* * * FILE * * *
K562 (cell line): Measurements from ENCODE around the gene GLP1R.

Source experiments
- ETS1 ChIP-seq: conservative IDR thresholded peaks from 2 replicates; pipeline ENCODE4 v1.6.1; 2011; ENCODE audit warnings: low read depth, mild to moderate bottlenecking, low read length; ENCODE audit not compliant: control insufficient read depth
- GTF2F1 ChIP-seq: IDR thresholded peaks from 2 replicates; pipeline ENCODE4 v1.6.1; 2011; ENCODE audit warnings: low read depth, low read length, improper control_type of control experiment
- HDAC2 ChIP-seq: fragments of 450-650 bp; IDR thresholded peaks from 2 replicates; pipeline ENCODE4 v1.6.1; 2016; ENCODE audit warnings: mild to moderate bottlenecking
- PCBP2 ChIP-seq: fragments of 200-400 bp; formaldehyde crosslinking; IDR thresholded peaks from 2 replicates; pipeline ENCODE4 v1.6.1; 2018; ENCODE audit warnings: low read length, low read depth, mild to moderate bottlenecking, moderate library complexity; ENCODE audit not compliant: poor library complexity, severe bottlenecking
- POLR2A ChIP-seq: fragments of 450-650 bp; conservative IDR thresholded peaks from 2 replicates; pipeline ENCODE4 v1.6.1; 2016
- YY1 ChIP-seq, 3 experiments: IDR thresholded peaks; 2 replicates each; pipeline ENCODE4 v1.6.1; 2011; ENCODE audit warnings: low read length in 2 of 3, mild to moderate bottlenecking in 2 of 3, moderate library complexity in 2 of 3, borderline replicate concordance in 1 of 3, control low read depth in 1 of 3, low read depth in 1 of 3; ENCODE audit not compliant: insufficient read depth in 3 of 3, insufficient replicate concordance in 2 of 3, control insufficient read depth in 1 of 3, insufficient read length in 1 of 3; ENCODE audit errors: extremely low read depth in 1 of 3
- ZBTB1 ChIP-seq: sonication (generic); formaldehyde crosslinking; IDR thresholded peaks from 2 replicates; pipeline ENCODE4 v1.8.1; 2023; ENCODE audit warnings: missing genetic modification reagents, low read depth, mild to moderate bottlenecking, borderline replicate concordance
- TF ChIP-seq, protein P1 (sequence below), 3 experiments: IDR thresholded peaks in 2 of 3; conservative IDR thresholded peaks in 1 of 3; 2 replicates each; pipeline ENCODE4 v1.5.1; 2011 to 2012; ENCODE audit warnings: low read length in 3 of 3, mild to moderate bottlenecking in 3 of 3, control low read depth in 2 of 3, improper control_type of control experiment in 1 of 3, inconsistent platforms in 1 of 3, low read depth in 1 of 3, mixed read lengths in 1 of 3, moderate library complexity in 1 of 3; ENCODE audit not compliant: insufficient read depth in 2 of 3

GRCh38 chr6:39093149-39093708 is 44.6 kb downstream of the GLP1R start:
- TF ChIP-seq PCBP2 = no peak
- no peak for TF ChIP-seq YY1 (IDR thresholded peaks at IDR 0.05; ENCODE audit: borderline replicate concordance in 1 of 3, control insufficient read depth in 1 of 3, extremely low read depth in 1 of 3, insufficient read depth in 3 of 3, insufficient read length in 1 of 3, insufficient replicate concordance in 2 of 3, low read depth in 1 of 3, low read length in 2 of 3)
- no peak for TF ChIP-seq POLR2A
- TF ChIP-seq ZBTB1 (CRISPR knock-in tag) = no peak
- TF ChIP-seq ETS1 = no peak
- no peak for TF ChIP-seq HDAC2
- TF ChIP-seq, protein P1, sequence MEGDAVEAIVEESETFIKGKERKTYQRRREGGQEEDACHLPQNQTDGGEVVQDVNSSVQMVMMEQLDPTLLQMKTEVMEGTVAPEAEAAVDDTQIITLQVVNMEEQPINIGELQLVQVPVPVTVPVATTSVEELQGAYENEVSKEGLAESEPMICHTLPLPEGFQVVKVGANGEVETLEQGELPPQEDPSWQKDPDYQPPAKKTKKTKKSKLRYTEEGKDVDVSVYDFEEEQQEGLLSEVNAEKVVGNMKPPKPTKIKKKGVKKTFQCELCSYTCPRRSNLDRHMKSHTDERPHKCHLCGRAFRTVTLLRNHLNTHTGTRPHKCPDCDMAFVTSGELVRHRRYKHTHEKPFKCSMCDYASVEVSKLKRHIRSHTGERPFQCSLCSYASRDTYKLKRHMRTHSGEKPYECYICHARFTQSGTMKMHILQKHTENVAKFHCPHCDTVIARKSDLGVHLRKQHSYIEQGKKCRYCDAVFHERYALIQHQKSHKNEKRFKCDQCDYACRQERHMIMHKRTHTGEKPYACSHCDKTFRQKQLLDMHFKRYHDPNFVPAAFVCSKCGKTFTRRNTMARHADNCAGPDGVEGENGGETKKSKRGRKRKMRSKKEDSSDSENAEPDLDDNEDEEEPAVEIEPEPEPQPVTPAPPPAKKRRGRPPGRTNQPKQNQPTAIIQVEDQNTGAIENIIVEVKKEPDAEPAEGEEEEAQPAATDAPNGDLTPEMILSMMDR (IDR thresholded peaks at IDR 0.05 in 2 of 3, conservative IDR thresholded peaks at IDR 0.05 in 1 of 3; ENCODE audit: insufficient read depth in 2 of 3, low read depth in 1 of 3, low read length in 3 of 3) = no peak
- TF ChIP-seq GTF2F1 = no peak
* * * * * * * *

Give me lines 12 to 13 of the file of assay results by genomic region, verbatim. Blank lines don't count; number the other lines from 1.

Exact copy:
- TF ChIP-seq PCBP2 = no peak
- no peak for TF ChIP-seq YY1 (IDR thresholded peaks at IDR 0.05; ENCODE audit: borderline replicate concordance in 1 of 3, control insufficient read depth in 1 of 3, extremely low read depth in 1 of 3, insufficient read depth in 3 of 3, insufficient read length in 1 of 3, insufficient replicate concordance in 2 of 3, low read depth in 1 of 3, low read length in 2 of 3)